Infection Control and Prevention: 10 Tips For Preventing Exposure and Contamination In Hospitals
Hospital-acquired infections are a challenge to clinicians as they increase the mortality and morbidity rate. Sources of infections in hospitals include pathogens from patients, inanimate environments, and medical personnel. In any healthcare delivery setting, infection control and prevention standard precautions should be taken into account. It is everyone’s responsibility to exercise the following tips to preventing exposure and contamination in hospitals. This way, they can avoid causing unnecessary suffering and pain to patients and their loved ones.
Regular cleaning of surfaces in the hospital is among the common practices that ensure hygiene is maintained. Many people visit the hospital daily, including patients, medics, suppliers, or family members visiting their loved ones. Everyone comes from different settings where there are high chances of exposure to germs and environmental elements like dirt and dust. These are among the leading causes of infection in hospitals.
Every hospital must hire cleaning services to ensure that every surface is free of dirt. Provide clean water, detergent, and equipment to make cleaning efficient and fast. Thorough cleaning eliminates over 90% of microorganisms and bacteria by suspending them in the cleaning fluid and removing them from the surfaces.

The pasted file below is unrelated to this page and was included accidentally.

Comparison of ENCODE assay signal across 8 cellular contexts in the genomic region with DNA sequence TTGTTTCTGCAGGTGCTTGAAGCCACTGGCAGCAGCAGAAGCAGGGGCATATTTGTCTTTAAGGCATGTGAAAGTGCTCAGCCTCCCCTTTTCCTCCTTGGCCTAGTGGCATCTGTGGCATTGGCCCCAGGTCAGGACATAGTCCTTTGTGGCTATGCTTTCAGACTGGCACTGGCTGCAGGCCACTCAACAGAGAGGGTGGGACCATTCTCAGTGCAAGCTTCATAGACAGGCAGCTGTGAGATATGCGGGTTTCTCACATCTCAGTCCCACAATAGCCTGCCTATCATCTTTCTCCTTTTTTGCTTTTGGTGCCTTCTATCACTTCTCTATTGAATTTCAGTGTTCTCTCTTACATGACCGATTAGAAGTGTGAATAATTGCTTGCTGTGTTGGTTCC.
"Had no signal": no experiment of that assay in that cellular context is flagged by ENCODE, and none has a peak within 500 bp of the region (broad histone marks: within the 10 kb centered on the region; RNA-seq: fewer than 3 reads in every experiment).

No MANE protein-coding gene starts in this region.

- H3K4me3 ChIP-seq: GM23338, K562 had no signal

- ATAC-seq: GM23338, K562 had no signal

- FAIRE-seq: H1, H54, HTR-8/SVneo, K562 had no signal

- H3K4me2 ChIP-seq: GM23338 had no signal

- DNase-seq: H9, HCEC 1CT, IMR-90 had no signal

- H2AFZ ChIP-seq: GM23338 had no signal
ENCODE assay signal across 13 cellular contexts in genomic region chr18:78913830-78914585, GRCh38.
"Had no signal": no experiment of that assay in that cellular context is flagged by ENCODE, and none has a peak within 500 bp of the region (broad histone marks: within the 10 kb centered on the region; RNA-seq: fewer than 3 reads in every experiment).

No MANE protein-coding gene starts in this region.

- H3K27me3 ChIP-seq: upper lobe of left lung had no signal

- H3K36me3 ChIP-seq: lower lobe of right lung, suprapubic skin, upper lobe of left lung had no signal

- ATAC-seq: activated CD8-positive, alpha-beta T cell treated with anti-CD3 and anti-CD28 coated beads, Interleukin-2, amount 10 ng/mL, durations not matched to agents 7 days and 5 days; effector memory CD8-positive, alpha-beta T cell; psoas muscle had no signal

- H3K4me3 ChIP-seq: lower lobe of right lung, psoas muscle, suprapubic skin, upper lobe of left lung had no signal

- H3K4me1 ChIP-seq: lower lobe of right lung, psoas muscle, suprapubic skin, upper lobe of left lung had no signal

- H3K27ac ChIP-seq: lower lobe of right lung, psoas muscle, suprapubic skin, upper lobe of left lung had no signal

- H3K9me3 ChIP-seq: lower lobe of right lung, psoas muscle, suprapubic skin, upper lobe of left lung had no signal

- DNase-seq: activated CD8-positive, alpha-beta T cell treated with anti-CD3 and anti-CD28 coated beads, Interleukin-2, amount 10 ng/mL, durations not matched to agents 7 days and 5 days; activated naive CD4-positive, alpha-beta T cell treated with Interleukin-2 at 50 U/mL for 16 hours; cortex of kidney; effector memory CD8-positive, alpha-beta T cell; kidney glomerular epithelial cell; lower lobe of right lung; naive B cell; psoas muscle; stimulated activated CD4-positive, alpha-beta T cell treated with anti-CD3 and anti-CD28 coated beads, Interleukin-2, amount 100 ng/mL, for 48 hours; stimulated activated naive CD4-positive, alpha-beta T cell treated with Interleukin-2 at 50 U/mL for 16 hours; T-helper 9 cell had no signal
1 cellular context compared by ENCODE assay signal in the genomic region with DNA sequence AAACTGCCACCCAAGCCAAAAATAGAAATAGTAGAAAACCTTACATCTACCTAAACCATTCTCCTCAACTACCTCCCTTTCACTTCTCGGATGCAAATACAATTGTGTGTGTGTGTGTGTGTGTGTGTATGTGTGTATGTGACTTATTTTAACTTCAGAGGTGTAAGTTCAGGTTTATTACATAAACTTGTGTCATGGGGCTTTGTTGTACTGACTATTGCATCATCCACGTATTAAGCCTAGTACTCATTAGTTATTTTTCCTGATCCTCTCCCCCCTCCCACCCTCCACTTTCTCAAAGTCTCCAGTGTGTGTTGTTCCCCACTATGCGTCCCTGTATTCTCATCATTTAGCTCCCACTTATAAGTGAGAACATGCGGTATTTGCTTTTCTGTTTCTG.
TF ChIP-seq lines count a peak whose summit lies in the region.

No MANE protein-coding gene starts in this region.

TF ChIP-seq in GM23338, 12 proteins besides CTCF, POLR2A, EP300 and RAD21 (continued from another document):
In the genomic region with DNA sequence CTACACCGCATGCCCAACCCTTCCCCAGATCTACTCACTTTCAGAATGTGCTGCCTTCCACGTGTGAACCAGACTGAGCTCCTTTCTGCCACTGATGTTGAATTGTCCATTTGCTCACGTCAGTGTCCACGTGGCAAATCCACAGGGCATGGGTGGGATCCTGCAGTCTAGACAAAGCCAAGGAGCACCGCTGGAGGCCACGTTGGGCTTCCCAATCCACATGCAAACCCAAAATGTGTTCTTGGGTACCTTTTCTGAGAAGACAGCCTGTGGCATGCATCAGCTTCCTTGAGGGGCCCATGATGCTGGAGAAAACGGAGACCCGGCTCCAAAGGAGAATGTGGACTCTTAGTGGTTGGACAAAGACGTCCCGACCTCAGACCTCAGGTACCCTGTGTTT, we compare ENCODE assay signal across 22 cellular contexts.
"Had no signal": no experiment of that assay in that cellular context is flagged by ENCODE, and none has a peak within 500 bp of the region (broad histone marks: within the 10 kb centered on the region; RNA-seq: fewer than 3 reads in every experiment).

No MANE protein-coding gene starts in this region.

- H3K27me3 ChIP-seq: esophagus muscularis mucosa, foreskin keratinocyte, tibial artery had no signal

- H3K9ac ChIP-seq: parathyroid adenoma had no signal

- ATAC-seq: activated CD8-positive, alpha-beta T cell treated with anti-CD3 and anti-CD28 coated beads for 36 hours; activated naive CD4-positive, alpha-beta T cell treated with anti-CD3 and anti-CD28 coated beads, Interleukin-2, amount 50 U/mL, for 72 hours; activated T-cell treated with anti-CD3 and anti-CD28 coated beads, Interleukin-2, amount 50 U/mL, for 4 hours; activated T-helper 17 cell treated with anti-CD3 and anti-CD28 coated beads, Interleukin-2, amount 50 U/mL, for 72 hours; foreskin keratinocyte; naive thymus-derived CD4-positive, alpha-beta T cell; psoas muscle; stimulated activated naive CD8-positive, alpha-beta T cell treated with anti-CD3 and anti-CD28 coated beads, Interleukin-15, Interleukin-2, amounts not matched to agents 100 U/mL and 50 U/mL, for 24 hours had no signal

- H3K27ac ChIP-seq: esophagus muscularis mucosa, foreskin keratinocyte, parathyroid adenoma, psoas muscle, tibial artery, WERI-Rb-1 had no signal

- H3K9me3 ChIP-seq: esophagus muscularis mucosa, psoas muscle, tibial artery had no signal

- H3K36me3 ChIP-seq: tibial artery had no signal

Healthcare workers come into contact with many patients and hospital equipment as they go about their duties. They are, therefore, the most frequent drive for nosocomial infections, and hand hygiene is an ideal preventive measure. Hand hygiene involves disinfection and regular hand washing. Washing hands thoroughly with running water and soap eliminates over 90% of most or all of the superficial and flora contaminants.
When your hands are dirty, use antimicrobial soap for hand-washing to reduce transient flora, but when you come into contact with an infected patient, use medicated soap or an alcohol-based hand-disinfectant. During an operation, many gloves tear; disinfect your hands with a long-acting disinfectant before wearing gloves.
Infected patients’ isolation
Patients with nosocomial infections should be kept in isolation as a first essential measure. There are different kinds of isolation depending on the extent of risk of infection. For extremely infectious diseases, such as diphtheria and hemorrhagic fever, isolation measures are stringent, while infectious diarrhea and less-infectious respiratory infections aren’t as stringent.
Since isolation is a labor-intensive and expensive process for healthcare workers and patients, it should be adapted to causative agents and disease severity. Practice standard precautions of isolation by wearing protective equipment and keeping patients in private rooms away from other patients. Also, minimize interaction with isolated patients by ensuring they are tended to by a few medical personnel and hospital staff.